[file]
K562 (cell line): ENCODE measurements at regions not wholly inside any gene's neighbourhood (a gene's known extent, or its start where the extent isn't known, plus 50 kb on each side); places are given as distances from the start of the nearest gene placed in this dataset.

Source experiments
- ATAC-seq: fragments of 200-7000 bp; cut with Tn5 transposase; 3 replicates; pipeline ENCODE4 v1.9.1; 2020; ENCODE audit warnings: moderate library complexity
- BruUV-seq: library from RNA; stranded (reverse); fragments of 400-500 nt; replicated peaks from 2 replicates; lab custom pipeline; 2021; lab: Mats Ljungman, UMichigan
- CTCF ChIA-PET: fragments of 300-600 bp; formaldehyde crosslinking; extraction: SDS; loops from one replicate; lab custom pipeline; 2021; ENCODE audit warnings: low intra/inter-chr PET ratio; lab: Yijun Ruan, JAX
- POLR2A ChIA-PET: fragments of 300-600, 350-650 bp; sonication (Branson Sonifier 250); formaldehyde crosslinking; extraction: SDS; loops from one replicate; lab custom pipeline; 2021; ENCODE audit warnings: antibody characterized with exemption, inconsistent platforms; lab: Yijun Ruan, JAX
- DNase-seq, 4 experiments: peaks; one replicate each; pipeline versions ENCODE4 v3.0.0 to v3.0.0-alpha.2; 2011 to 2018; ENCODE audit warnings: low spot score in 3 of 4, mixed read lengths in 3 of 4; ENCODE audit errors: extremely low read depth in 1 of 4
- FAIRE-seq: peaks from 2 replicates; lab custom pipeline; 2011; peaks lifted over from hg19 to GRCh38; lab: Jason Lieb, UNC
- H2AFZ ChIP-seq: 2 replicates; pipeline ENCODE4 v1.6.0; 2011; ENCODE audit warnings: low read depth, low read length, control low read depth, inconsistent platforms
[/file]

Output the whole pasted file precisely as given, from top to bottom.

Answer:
K562 (cell line): ENCODE measurements at regions not wholly inside any gene's neighbourhood (a gene's known extent, or its start where the extent isn't known, plus 50 kb on each side); places are given as distances from the start of the nearest gene placed in this dataset.

Source experiments
- ATAC-seq: fragments of 200-7000 bp; cut with Tn5 transposase; 3 replicates; pipeline ENCODE4 v1.9.1; 2020; ENCODE audit warnings: moderate library complexity
- BruUV-seq: library from RNA; stranded (reverse); fragments of 400-500 nt; replicated peaks from 2 replicates; lab custom pipeline; 2021; lab: Mats Ljungman, UMichigan
- CTCF ChIA-PET: fragments of 300-600 bp; formaldehyde crosslinking; extraction: SDS; loops from one replicate; lab custom pipeline; 2021; ENCODE audit warnings: low intra/inter-chr PET ratio; lab: Yijun Ruan, JAX
- POLR2A ChIA-PET: fragments of 300-600, 350-650 bp; sonication (Branson Sonifier 250); formaldehyde crosslinking; extraction: SDS; loops from one replicate; lab custom pipeline; 2021; ENCODE audit warnings: antibody characterized with exemption, inconsistent platforms; lab: Yijun Ruan, JAX
- DNase-seq, 4 experiments: peaks; one replicate each; pipeline versions ENCODE4 v3.0.0 to v3.0.0-alpha.2; 2011 to 2018; ENCODE audit warnings: low spot score in 3 of 4, mixed read lengths in 3 of 4; ENCODE audit errors: extremely low read depth in 1 of 4
- FAIRE-seq: peaks from 2 replicates; lab custom pipeline; 2011; peaks lifted over from hg19 to GRCh38; lab: Jason Lieb, UNC
- H2AFZ ChIP-seq: 2 replicates; pipeline ENCODE4 v1.6.0; 2011; ENCODE audit warnings: low read depth, low read length, control low read depth, inconsistent platforms